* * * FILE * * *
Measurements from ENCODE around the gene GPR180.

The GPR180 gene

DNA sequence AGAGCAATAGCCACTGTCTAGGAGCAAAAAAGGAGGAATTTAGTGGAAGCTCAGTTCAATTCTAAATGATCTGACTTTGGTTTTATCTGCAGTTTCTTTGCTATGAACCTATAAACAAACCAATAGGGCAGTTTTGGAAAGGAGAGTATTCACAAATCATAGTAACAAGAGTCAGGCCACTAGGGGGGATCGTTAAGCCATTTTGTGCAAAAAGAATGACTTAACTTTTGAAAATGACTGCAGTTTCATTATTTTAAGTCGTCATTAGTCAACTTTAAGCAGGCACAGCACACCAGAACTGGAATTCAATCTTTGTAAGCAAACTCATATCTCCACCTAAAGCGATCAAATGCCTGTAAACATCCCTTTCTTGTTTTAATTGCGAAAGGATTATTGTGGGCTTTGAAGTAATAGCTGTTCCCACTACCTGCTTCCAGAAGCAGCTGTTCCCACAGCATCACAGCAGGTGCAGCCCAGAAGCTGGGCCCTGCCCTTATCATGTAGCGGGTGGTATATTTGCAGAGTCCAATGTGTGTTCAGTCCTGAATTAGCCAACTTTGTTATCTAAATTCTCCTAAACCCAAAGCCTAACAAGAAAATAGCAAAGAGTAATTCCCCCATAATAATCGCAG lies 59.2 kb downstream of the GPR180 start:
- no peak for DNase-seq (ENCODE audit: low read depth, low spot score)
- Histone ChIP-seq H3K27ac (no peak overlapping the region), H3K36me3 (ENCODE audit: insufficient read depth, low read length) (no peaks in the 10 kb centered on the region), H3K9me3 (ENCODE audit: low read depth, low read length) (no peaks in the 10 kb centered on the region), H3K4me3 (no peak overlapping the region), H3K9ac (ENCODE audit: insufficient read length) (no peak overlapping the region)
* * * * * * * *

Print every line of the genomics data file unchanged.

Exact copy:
Measurements from ENCODE around the gene GPR180.

The GPR180 gene

DNA sequence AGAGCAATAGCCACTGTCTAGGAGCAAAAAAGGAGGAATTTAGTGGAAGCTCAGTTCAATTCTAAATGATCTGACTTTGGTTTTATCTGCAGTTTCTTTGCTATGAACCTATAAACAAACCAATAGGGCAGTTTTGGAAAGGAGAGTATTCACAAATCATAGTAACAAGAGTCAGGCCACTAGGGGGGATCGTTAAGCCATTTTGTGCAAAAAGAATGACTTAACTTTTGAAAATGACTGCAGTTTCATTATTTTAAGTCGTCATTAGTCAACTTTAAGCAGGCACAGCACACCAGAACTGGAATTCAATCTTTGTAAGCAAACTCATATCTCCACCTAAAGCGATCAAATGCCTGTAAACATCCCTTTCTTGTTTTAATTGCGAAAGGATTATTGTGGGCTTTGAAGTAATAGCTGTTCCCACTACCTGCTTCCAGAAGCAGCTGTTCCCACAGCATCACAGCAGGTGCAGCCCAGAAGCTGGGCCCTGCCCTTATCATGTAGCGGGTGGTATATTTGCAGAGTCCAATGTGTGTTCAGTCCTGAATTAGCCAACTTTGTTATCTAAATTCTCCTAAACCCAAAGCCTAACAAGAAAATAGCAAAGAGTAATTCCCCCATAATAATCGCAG lies 59.2 kb downstream of the GPR180 start:
- no peak for DNase-seq (ENCODE audit: low read depth, low spot score)
- Histone ChIP-seq H3K27ac (no peak overlapping the region), H3K36me3 (ENCODE audit: insufficient read depth, low read length) (no peaks in the 10 kb centered on the region), H3K9me3 (ENCODE audit: low read depth, low read length) (no peaks in the 10 kb centered on the region), H3K4me3 (no peak overlapping the region), H3K9ac (ENCODE audit: insufficient read length) (no peak overlapping the region)